Staff member

Rossella Castagna

Staff member publications

Castagna R, Maleeva G, Pirovano D, Matera C, Gorostiza P, (2022). Donor-Acceptor Stenhouse Adduct Displaying Reversible Photoswitching in Water and Neuronal Activity Journal Of The American Chemical Society 144, 15595-15602

The interest in the photochromism and functional applications of donor-acceptor Stenhouse adducts (DASAs) soared in recent years owing to their outstanding advantages and flexible design. However, their low solubility and irreversible conversion in aqueous solutions hampered exploring DASAs for biology and medicine. It is notably unknown whether the barbiturate electron acceptor group retains the pharmacological activity of drugs such as phenobarbital, which targets γ-aminobutyric acid (GABA)-type A receptors (GABAARs) in the brain. Here, we have developed the model compound DASA-barbital based on a scaffold of red-switching second-generation DASAs, and we demonstrate that it is active in GABAARs and alters the neuronal firing rate in a physiological medium at neutral pH. DASA-barbital can also be reversibly photoswitched in acidic aqueous solutions using cyclodextrin, an approved ingredient of drug formulations. These findings clarify the path toward the biological applications of DASAs and to exploit the versatility displayed in polymers and materials science.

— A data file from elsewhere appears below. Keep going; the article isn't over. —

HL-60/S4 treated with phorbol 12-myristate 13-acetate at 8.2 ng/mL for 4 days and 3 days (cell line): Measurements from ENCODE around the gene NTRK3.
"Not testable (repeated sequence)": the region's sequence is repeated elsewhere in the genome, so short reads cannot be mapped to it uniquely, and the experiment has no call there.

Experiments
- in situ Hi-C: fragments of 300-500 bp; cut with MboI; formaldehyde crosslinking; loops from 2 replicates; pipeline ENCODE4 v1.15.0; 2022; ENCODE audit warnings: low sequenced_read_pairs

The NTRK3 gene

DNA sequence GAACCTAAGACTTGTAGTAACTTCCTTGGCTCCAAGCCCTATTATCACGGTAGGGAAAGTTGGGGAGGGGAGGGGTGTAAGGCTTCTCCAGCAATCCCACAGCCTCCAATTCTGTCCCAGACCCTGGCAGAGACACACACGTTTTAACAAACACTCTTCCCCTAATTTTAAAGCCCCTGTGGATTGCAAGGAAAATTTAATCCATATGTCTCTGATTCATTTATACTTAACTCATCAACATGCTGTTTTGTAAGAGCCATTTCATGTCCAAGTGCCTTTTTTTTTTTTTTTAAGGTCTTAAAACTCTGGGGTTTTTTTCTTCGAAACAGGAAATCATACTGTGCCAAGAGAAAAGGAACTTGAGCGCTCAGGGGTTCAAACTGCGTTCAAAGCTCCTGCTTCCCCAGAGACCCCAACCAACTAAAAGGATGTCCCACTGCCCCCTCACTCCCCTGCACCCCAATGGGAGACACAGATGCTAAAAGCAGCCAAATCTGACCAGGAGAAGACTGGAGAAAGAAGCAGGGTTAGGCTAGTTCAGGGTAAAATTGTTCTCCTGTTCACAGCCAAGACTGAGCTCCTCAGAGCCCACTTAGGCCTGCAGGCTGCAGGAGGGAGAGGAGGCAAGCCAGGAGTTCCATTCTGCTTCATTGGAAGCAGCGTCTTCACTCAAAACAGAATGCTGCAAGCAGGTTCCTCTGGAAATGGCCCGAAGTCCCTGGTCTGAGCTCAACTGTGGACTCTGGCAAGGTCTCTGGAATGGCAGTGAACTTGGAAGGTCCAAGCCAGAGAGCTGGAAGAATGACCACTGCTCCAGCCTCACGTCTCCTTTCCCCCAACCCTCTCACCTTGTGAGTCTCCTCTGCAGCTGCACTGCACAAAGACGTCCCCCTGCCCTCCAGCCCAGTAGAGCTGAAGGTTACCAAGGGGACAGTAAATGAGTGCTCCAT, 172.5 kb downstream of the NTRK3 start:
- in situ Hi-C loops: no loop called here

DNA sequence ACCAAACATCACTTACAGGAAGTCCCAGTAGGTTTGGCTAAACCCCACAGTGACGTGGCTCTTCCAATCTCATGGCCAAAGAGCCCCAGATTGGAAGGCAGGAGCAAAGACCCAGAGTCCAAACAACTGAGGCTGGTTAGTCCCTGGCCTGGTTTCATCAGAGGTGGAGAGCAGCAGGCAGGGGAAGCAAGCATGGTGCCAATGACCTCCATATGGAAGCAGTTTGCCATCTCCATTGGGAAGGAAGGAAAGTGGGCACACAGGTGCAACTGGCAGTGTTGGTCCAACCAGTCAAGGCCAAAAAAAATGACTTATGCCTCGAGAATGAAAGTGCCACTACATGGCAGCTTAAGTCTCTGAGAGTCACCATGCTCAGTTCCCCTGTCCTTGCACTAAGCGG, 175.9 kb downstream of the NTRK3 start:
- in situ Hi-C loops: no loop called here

JTD Keywords: behavior, receptor, visible-light, wavelength, Optical control

Castagna, R, Kolarski, D, Durand-de Cuttoli, R, Maleeva, G, (2022). Orthogonal Control of Neuronal Circuits and Behavior Using Photopharmacology Journal Of Molecular Neuroscience 72, 1433-1442

Over the last decades, photopharmacology has gone far beyond its proof-of-concept stage to become a bona fide approach to study neural systems in vivo. Indeed, photopharmacological control has expanded over a wide range of endogenous targets, such as receptors, ion channels, transporters, kinases, lipids, and DNA transcription processes. In this review, we provide an overview of the recent progresses in the in vivo photopharmacological control of neuronal circuits and behavior. In particular, the use of small aquatic animals for the in vivo screening of photopharmacological compounds, the recent advances in optical modulation of complex behaviors in mice, and the development of adjacent techniques for light and drug delivery in vivo are described.

JTD Keywords: brain circuits, circadian rhythm, in vivo photomodulation, in vivo technology, neuronal receptors, Architecture, Azobenzene photoswitches, Brain circuits, Channels, Circadian rhythm, In vivo photomodulation, In vivo technology, Light, Modulator, Neuronal receptors, Optical control, Optogenetics, Pharmacology, Photopharmacology, Receptors, Systems